Oath is releasing its first solution into open source, thanks to the recently announced acquisition of Yahoo by Verizon. The company announced the contribution of Bullet, Yahoo’s real-time query engine.
Oath is a subsidiary of Verizon, and home to more than 50 media and technology brands. Just this week, Verizon announced it has officially completed its acquisition of Yahoo, which will live under the Oath brand.
“We’re building the future of brands using powerful technology, trusted content and differentiated data. We have dominating consumer brands in news, sports, finance, tech, and entertainment and lifestyle coupled with our market-leading advertising technology platforms. Now that the deal is closed, we are excited to set our focus on being the best company for consumer media, and the best partner to our advertising, content and publisher partners,” Tim Armstrong, CEO of Oath.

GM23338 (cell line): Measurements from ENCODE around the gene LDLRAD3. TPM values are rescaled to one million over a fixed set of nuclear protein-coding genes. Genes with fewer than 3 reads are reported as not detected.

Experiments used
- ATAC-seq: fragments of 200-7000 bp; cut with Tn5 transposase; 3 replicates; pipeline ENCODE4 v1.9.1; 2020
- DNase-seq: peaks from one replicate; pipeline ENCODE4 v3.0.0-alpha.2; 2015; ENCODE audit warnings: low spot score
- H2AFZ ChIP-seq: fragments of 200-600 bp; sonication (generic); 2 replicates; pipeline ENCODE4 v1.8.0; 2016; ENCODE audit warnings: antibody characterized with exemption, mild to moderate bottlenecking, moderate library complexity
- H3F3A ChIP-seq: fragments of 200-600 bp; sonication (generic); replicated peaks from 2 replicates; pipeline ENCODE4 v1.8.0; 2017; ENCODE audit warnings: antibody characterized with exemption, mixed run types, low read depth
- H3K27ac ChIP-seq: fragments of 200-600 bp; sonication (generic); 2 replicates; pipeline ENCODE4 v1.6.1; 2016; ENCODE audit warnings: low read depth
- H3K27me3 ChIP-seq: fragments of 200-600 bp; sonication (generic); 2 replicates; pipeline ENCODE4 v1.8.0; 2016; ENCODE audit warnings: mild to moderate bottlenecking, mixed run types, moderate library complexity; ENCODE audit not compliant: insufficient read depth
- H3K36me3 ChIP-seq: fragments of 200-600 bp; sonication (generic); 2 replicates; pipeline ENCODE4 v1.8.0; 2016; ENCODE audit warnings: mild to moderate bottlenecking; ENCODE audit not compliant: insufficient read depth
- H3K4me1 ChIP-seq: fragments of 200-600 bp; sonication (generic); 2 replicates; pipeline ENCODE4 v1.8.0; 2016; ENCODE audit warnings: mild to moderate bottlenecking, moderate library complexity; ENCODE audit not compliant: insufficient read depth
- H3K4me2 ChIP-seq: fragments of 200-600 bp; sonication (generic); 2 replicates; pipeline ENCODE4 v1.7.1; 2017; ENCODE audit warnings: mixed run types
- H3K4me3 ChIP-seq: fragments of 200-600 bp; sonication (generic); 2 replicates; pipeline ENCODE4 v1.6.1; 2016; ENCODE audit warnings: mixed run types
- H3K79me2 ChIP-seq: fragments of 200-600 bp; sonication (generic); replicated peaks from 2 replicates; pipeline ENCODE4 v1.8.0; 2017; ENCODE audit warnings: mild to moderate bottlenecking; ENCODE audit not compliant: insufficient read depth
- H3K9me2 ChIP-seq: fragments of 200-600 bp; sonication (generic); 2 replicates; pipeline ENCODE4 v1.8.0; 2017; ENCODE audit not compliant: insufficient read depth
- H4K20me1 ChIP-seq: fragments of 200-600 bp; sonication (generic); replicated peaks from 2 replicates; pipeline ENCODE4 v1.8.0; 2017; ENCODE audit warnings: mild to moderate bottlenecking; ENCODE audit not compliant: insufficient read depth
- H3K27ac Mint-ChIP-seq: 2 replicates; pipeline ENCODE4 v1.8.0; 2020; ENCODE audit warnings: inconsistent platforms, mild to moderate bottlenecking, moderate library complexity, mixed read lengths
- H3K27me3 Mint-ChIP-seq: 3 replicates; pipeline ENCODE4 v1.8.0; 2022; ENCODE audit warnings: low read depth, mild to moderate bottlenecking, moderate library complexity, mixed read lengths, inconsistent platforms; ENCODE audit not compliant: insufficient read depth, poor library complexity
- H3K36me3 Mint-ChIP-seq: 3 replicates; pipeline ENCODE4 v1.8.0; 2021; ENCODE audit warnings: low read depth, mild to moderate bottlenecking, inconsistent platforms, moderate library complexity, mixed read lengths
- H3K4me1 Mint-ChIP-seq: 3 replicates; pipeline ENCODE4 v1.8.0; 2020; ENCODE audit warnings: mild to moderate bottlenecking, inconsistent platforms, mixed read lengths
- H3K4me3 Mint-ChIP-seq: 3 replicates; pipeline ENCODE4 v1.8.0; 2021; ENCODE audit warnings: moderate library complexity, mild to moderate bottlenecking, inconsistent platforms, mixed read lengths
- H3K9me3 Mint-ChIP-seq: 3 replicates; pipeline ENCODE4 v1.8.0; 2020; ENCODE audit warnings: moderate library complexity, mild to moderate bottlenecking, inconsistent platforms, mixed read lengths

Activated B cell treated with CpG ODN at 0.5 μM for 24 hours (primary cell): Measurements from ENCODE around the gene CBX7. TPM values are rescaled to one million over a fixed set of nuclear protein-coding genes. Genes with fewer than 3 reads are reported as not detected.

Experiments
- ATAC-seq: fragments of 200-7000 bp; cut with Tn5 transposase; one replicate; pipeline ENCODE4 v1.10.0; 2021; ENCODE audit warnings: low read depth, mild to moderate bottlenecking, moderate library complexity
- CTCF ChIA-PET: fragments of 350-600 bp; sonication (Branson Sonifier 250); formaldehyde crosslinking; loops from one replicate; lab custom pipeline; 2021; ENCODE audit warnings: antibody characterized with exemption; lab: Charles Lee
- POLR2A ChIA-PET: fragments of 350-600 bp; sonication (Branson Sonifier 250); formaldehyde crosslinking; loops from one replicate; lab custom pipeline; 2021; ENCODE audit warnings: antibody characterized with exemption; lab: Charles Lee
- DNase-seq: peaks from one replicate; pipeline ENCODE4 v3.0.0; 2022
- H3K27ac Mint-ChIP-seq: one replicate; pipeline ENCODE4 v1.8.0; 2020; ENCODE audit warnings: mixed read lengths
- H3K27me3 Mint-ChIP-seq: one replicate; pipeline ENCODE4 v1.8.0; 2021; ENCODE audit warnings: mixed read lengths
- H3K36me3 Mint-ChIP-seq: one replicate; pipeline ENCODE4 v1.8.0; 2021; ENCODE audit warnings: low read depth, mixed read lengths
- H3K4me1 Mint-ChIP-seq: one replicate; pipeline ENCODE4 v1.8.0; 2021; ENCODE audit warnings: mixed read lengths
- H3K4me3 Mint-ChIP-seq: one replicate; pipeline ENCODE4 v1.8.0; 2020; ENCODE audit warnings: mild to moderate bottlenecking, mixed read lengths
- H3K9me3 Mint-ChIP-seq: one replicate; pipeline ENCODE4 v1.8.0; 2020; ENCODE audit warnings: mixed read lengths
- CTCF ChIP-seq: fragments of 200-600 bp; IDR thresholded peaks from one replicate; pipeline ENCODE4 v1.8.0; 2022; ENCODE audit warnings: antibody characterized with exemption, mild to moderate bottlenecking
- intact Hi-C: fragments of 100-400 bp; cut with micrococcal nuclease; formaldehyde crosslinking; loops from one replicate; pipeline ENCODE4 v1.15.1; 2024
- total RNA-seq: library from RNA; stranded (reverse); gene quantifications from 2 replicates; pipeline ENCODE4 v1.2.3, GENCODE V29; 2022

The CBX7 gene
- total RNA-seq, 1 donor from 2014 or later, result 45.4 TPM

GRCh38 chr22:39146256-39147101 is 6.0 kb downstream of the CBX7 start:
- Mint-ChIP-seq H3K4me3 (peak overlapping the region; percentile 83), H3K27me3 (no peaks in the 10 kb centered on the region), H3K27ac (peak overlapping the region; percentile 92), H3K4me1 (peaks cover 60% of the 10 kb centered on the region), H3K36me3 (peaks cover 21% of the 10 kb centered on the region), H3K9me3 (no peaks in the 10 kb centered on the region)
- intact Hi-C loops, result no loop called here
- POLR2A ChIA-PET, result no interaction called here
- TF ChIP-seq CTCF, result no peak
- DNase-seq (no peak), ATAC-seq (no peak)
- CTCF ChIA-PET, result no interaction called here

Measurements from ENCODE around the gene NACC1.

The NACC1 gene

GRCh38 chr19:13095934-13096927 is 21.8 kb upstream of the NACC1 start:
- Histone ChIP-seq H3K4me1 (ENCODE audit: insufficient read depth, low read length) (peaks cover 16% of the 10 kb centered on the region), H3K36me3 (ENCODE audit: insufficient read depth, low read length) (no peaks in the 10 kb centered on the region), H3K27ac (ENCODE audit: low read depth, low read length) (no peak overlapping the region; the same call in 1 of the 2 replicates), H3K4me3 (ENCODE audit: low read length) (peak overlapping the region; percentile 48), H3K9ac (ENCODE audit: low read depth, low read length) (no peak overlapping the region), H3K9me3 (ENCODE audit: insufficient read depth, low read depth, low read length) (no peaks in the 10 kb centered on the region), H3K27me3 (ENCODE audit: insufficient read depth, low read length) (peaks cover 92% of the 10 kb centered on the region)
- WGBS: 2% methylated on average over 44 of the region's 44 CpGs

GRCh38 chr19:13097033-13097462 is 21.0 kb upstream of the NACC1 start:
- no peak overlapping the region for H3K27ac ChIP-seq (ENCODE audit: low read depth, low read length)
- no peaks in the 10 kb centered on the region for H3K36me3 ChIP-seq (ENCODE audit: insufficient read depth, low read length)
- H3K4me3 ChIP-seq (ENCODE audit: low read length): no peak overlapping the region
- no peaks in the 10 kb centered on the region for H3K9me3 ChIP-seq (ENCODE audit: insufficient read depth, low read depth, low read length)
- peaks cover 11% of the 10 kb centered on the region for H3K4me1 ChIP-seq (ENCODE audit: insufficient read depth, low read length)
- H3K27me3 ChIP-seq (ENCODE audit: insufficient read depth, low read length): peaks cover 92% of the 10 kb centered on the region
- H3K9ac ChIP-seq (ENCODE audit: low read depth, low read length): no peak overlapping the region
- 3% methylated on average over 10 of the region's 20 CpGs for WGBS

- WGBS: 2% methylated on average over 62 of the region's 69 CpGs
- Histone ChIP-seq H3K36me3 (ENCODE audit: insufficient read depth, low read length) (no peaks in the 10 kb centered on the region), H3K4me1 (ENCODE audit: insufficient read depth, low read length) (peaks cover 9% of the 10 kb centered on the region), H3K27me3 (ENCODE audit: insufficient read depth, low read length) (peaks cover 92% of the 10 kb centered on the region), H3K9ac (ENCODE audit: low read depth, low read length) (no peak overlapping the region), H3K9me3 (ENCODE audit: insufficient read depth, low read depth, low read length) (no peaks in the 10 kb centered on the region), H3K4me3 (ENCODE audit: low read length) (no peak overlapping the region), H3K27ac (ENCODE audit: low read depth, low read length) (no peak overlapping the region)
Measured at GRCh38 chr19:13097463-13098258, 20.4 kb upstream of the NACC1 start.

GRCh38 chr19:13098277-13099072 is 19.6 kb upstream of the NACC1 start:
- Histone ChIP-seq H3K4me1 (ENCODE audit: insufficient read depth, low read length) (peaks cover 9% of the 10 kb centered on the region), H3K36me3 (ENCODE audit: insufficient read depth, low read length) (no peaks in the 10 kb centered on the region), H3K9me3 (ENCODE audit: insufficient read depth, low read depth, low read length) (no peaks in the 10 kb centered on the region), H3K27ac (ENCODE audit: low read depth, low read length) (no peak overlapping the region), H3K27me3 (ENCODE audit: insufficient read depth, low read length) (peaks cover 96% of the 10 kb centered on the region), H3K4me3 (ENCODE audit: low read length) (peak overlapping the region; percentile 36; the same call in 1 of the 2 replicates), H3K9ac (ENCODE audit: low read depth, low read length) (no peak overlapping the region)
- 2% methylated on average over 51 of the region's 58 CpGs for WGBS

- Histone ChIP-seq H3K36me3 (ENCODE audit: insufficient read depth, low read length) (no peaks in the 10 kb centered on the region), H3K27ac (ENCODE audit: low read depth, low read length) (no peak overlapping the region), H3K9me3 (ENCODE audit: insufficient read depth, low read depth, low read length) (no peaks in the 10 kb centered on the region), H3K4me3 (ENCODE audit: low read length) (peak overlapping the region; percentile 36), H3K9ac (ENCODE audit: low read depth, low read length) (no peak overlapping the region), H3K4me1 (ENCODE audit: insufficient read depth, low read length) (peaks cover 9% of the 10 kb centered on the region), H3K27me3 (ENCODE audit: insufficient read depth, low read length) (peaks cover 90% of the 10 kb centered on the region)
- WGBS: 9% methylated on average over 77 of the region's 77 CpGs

Bullet is able to run queries on large data streams, execute queries on typed data, and run queries that support nested filtering, fetching raw data records, and aggregating data, according to the Bullet team. It is designed to be a look-forward, lightweight, pluggable and multi-tenant query system.
“Big Data is no longer just Apache server logs. Nowadays, the data may be user engagement data, performance metrics, IoT (Internet of Things) data, or something else completely atypical. Regardless of the size of the data, or the type of querying patterns on it (exploratory, ad-hoc, periodic, long-term, etc.), everyone wants queries to be as fast as possible and cheap to run in terms of resources,” the team wrote in a post.
Bullet differs from other solutions because instead of storing data, the team explained it operates on data flowing through the system. “On a real-time data stream, this means that Bullet is querying data after the query is submitted. This also means that Bullet does not query any data that has already passed through the stream. The fact that Bullet does not rely on a persistence layer is exactly what makes it extremely lightweight and cheap to run,” the team wrote.